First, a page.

Thyroid hormones are an important part of the mammalian metabolism, shared by humans, dogs and cats alike. The hormones are produced by the thyroid gland, a butterfly-shaped structure with a pair of bean-like nodules, one on the left and one on the right on either side of the upper part of the windpipe. Thyroid hormones regulate the speed of the metabolism, similar to the accelerator pedal in a car.
In most humans, and most animals, precisely the correct amount of thyroid hormone is produced. Most people and pets motor along at around the right speed, neither stuttering and stalling with inadequate quantity of hormone, nor speeding wildly along with excessive hormone in our systems.
However, abnormalities of thyroid hormone production are surprisingly common. In humans, both excessive thyroid hormone production (hyperthyroidism) and insufficient thyroid hormones (hypothyroidism) are seen with similar frequency.
In pets, there’s a species-specific difference. Dogs are far more likely to suffer from an underactive thyroid gland, with hypothyroidism affecting 0.2 - 0.8% of the population, while hyperthyroidism is vanishingly rare.
In contrast, cats almost never develop hypothyroidism (there are only three documented cases in the literature) while hyperthyroidism is very common, affecting 3% of the general population, or over 10% of cats over the age of ten.
It makes sense that dog owners should know the basics of underactive thyroid glands, while cat owners should know what to look out for if their pet has overactive thyroid glands.
Let’s start with dogs with hypothyroidism, or an underactive thyroid gland. In 95% of cases, this is caused by destruction of the thyroid gland either as a result of an auto-immune type condition where the immune system seems to attack its own gland (lymphocytic thyroiditis) or the gland just withers away for reasons that we don’t yet understand. The other 5% of cases happen when rare cancers develop, or some dogs are just born with inadequate thyroid glands.
Hypothyroidism typically develops in older dogs, and medium to large breeds are more likely to be affected, including Cocker Spaniels, Dachshunds, Dobermans, Golden Retrievers and Irish Setters.
Typical signs that an owner might notice include lethargy, exercise intolerance, weight gain without a change in appetite, obesity and a preference for warmer parts of the home. Changes in the coat and skin are often seen, including increased moulting, thinning of the hair, and areas of baldness, as well as coat colour changes.
The good news is that this condition is easily treated with a daily hormone supplement, and all of the listed changes will return to normal. However the challenge is making the diagnosis: in some cases, a simple blood test to measure the thyroid hormones is enough, but there are many cases where the blood test results are borderline.
A series of more specialised tests is then needed to try to gain a more in depth understanding of what’s going on with the thyroid hormones.
Occasionally, vets and owners become frustrated with the lack of a confirmed diagnosis, and trial treatment with thyroid hormones may be given. This is far from ideal, but it can be an understandable approach for some cases: if the signs resolve with treatment, then with hindsight, the dog probably did have hypothyroidism.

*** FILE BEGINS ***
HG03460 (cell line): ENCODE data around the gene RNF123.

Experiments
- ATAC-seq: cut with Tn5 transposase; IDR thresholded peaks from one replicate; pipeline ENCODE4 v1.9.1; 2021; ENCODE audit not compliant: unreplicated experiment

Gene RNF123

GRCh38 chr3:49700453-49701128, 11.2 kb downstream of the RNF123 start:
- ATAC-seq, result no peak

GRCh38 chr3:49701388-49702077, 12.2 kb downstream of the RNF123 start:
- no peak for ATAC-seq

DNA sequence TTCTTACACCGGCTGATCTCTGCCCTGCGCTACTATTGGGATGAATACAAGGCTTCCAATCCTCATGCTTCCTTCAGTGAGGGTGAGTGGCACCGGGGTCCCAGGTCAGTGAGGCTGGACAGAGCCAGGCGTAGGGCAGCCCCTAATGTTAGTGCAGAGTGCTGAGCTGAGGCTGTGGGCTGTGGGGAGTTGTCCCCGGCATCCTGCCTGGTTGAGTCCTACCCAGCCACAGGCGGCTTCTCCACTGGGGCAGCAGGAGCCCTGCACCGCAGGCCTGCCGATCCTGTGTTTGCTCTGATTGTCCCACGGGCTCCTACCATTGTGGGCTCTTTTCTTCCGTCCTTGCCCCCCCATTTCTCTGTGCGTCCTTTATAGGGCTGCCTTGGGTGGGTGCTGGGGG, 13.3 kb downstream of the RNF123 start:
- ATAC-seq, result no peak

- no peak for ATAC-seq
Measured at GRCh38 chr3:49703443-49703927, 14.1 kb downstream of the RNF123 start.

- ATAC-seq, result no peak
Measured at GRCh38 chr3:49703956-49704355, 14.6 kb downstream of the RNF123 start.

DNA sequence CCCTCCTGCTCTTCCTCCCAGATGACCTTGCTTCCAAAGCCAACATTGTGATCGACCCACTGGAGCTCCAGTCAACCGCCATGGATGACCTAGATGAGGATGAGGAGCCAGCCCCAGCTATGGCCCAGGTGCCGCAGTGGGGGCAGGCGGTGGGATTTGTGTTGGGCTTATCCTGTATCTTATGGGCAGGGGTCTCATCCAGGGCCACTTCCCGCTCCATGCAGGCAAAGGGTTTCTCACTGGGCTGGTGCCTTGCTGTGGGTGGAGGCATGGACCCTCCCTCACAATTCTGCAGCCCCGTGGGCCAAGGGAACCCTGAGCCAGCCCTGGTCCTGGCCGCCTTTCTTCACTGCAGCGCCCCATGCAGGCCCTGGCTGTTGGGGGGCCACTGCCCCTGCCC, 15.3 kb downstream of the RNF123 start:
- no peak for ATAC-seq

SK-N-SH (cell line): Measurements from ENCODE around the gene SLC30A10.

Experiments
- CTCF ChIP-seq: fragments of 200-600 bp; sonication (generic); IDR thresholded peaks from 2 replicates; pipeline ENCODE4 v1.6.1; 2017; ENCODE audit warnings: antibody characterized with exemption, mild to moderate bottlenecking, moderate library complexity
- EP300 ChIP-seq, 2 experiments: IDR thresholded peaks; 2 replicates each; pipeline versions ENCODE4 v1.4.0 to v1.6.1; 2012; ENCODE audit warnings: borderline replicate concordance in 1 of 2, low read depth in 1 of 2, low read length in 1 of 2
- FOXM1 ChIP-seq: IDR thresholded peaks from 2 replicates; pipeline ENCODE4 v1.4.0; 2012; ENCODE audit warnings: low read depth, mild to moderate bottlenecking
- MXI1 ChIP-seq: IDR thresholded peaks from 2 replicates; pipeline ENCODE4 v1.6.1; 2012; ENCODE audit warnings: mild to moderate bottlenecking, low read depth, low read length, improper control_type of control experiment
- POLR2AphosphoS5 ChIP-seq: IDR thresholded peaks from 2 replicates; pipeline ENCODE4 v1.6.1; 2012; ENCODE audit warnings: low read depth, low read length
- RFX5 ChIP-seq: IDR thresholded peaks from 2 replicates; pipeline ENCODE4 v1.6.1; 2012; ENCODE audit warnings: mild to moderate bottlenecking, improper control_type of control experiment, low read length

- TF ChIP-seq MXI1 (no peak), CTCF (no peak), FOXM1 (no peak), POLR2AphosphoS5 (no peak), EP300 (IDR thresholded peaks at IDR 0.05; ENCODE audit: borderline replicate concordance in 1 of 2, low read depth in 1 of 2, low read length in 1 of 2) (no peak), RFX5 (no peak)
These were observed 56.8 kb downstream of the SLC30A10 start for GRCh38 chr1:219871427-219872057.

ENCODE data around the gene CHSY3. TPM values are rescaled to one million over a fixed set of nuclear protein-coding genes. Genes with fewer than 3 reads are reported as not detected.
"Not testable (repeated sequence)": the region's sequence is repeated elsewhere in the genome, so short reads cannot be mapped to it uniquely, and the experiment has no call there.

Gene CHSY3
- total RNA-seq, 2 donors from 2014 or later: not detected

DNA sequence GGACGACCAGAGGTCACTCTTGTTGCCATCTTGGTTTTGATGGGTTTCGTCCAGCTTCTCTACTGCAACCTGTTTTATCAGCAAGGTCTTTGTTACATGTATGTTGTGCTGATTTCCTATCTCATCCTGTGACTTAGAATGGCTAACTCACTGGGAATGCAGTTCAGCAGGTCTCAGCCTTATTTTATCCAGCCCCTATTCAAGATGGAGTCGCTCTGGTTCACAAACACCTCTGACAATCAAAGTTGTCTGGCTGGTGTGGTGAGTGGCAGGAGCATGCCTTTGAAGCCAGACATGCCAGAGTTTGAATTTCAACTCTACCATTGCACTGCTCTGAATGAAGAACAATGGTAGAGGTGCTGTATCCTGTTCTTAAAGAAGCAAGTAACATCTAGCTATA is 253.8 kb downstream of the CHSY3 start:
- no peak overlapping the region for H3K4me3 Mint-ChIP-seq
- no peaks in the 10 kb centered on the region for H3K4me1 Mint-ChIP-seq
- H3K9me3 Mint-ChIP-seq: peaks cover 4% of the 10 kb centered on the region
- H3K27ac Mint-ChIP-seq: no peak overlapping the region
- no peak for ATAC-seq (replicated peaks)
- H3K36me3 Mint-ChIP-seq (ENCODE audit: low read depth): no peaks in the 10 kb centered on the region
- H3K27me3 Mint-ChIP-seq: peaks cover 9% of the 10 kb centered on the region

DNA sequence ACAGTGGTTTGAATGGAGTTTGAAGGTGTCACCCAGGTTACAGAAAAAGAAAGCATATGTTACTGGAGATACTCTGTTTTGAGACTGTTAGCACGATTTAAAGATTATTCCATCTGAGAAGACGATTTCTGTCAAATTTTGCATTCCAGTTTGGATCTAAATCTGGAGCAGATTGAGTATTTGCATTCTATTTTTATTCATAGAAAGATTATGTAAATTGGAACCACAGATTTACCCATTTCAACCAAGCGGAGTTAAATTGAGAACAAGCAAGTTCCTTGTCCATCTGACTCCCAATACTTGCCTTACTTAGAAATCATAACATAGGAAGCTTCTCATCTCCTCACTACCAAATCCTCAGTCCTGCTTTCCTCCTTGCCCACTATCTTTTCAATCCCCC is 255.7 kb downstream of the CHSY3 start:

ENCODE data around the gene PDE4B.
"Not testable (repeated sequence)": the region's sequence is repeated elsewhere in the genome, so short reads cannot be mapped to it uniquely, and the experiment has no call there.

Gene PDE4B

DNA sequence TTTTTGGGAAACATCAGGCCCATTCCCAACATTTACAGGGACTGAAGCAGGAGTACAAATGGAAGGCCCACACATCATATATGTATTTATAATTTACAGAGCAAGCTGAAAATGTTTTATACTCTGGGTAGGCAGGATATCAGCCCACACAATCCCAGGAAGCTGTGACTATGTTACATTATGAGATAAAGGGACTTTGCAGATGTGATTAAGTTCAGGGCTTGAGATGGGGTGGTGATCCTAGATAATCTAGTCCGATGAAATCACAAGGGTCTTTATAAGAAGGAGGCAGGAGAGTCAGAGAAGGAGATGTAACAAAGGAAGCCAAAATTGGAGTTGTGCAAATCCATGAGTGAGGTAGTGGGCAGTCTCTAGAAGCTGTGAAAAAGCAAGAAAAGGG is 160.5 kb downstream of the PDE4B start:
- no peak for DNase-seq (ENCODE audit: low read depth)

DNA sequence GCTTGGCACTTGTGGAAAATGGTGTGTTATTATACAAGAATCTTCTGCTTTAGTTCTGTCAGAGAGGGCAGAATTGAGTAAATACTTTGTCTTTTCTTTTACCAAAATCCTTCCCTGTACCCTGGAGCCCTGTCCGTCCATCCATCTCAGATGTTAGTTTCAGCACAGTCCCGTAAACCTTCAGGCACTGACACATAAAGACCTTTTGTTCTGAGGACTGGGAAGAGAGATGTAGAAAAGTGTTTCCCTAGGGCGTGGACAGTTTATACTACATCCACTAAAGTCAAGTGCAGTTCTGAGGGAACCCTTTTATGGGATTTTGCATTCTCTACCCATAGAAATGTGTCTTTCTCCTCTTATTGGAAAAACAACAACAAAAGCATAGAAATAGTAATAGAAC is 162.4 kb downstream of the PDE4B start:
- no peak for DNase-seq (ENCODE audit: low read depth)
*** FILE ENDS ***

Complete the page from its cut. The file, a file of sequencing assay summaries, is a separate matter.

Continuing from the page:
In cats, hyperthyroidism is so common in older animals that testing the thyroid hormone levels is often a part of the “minimal database” that vets recommend when carrying out general health assessments on any sick older cat.
The cause in over 98% of feline cases is a benign tumour of one side of the thyroid gland: far more rarely, a malignant tumour may be involved. Although the cause of these tumours remains unknown, possible contributing factors include deficiencies or excesses of certain compounds in the diet and chronic exposure to thyroid-disrupting chemicals in food or the environment. Research is continuing into this, as it seems to be one of these “modern day” illnesses that has become more common in recent years.
A typical hyperthyroid case presents as an old, bright cat which is losing weight despite eating voraciously. A surprising number of owners think that their elderly pet is losing weight because of that vague condition known as “old age”. A visit to their local vet for a physical check up and an in-house blood test is often all that’s needed to demonstrate that the cat has excessive thyroid hormone levels that are causing their metabolism to run far faster than normal, burning up their food too quickly and causing the weight loss and ravenous appetite.
Other signs of the condition include vomiting and diarrhea, and an increased thirst and more urination. The cat’s coat sometimes appears unkempt, matted, or greasy.
The good news is that once the diagnosis has been confirmed with a blood test, highly effective treatment is available, and these elderly, scraggy, thin cats can easily be brought back to the full, hearty health that they previously enjoyed.
There are different treatment options, each with pros and cons.
The simplest answer is daily anti-thyroid medication (liquid or tablets), given with the food. There are also two permanent cures: either surgery to remove the benign tumour completely, or radiation treatment to destroy the tumour (this is only carried out at UCD in this country). Finally, for indoor cats whose dietary intake can be meticulously controlled, a specialised diet (ultra low in iodine) can be given instead of normal food to reduce thyroid hormone production.
Whether too much or too little hormone is in your pet’s bloodstream, the good news about thyroid problems in pets is that they can be successfully treated and effectively cured.